When Noo was a little tacker, with only a few words and phrases, he would say "here-ya, here-ya, here-ya" with his little arms stretched out in the general direction of whatever it was he wanted. It wasn't til then that I realised that I say "here-ya" all the time. As in "here-ya, have this" or "here-ya, gimme that". Dreadful. My mum is always reminding me of that expensive private school education I had and she paid for. We didn't have elocution lessons, mum!

The other funny phrases Noo says, that obviously come from me are: "Oh my goodness!", and "I really fancy a ...", and "Actually...". Also Noo never answers in a simple yes or no. It is always "I will" or "I won't" or "I have", etc. You get the picture.

3. Being a mum can be lonely

I had no idea how lonely being a mum can be. I know I'm a sole parent so of course there'll be times that I feel alone. But I don't think single mums are the only ones who feel it. Partnered mums spend an enormous time alone raising their kids while the father/partner is off at work. 

Also, dad/partner isn't going to be getting up at night for the 3am feed with you. There's no need for two to do that job. There is a lot of time where mum/primary care giver is by themselves with their baby who gives nothing back but smiles and cuteness and lots of good stuff, but it isn't the same as being with someone who is actually going to talk back to you in comprehensible sentences.

Only recently have I really started to absolutely love my solo time with Noo. I loved being with him before now, it was just harder. Now he is nearly four he is conversational, reasonable (most of the time), engaging and a whole lot of fun. We are best buds and I don't feel lonely when I'm with him any more.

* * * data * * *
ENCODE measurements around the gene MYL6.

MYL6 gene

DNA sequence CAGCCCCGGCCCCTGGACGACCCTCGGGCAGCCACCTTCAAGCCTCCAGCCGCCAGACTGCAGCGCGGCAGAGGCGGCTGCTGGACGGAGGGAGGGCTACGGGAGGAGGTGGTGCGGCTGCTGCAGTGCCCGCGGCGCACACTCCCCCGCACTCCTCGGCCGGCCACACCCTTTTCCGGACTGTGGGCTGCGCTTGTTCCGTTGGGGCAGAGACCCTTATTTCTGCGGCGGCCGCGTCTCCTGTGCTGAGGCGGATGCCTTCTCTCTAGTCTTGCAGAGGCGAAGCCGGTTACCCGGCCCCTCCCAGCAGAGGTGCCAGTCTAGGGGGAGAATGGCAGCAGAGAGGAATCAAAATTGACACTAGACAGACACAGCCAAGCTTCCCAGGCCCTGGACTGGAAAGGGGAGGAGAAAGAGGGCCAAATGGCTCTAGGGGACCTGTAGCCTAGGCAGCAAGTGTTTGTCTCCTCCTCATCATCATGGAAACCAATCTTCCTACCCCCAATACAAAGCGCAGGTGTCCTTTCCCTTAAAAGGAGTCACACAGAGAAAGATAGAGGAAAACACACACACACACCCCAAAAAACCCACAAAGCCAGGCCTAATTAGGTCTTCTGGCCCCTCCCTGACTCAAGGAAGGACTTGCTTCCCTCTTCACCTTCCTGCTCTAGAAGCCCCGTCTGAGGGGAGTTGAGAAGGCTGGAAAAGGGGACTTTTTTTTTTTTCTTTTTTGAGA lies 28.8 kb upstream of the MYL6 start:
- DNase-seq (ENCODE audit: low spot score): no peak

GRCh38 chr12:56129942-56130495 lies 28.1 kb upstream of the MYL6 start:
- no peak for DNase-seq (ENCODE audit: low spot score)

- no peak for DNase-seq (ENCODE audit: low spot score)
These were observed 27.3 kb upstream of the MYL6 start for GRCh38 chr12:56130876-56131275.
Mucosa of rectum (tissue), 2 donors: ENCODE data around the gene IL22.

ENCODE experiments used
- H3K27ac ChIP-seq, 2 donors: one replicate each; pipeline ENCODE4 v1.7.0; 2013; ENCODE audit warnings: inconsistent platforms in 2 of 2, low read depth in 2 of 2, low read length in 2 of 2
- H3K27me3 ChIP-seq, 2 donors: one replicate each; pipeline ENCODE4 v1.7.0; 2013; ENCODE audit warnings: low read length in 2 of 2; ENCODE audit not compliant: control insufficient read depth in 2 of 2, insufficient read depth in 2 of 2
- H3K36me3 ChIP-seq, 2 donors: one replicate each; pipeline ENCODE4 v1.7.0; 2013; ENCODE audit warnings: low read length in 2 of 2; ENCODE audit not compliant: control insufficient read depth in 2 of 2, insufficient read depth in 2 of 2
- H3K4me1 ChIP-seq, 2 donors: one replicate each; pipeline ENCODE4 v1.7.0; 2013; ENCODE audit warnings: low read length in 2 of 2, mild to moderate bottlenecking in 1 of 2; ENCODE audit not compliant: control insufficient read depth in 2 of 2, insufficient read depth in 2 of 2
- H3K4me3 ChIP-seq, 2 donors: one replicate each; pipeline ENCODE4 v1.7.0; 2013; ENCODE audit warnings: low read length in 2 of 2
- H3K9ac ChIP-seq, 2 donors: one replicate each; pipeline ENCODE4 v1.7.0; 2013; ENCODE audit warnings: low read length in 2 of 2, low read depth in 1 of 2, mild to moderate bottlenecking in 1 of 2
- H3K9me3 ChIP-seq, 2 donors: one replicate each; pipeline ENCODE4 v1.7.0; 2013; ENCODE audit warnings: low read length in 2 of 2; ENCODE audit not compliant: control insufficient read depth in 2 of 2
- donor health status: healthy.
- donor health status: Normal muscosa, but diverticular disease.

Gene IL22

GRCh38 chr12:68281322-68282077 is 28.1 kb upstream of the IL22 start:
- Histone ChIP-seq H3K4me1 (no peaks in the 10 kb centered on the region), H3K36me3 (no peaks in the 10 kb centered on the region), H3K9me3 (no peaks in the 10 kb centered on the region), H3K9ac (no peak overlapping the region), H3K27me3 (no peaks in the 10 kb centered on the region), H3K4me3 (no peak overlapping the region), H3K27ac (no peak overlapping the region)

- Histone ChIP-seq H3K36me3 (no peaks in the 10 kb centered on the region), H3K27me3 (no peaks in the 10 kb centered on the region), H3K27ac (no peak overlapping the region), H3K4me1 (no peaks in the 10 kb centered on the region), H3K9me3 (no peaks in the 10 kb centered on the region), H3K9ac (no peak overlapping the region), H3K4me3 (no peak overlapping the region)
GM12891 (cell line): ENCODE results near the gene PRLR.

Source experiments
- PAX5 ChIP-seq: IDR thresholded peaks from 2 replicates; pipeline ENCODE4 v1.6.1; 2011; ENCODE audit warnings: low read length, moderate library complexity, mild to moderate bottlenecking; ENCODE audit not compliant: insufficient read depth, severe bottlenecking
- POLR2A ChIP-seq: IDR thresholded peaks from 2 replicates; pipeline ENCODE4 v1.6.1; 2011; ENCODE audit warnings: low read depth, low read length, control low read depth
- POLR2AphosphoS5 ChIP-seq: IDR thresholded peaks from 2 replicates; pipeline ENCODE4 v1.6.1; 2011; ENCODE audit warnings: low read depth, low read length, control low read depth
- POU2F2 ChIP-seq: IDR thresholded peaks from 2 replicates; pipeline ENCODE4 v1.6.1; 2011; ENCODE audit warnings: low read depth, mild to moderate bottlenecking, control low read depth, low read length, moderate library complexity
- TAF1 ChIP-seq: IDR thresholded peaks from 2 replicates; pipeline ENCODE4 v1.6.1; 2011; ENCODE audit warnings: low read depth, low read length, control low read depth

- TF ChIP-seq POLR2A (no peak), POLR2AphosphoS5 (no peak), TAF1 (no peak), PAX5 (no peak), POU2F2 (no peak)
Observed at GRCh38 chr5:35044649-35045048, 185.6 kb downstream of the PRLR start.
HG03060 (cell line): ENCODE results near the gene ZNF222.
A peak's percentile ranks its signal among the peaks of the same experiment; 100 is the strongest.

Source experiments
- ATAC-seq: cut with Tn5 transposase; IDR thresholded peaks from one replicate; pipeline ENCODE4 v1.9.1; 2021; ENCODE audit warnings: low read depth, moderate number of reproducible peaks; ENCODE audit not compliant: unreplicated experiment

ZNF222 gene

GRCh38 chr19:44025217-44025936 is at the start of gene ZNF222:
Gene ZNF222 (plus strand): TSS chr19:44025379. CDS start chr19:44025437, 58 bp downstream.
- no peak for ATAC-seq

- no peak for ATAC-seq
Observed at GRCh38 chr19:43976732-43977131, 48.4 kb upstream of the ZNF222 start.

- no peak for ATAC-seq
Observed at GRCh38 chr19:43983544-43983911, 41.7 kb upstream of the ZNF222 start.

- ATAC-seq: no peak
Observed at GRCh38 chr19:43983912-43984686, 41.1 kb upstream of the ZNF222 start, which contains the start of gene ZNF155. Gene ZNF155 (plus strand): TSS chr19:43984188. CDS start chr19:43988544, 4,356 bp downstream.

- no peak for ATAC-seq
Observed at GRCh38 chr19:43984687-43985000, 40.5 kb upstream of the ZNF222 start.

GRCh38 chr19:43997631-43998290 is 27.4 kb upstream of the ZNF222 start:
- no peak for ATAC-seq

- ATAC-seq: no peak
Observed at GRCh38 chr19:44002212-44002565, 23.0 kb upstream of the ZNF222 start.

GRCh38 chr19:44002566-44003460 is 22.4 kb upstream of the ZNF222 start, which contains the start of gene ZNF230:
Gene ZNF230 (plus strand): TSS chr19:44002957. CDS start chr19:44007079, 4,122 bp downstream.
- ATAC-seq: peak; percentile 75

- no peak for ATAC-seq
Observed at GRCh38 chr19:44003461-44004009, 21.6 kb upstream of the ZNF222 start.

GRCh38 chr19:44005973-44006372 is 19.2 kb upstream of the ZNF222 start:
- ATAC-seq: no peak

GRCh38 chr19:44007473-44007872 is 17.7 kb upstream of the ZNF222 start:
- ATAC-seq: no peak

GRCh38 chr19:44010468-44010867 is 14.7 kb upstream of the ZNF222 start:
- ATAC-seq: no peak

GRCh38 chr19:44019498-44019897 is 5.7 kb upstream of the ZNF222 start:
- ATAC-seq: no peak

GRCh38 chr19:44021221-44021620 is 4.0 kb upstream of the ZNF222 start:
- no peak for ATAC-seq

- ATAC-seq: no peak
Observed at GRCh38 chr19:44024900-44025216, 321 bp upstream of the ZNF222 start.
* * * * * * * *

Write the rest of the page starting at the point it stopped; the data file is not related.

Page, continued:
4. Somehow you get used to handling disgusting bodily waste products

Poo, wee, vomit, snot. You name it, kids excrete it! We all think it is disgusting. I was always proud of myself that I only got baby poo on my hand once when Noo was a bubba. But then came toddlerhood and toilet training. That shit (yes, pun intended) is messy! And wee? As chief penis holder, while Noo learns to do 'stand up wees', I've got little boy pee on my hands way too often! 

And in the colder months? I had no idea I'd be wiping mucus off the kid constantly and picking his nose for him and wiping the snot trails off furniture... No idea.

The weird thing is that I'm not freaked out about it like I was pre-baby. It is still gross, don't get me wrong, but I guess as a parent, you just can't walk away from it. You just gotta get over it! Someone's gotta clean it up.

5. The love you feel for your own child is like nothing you have felt or will ever feel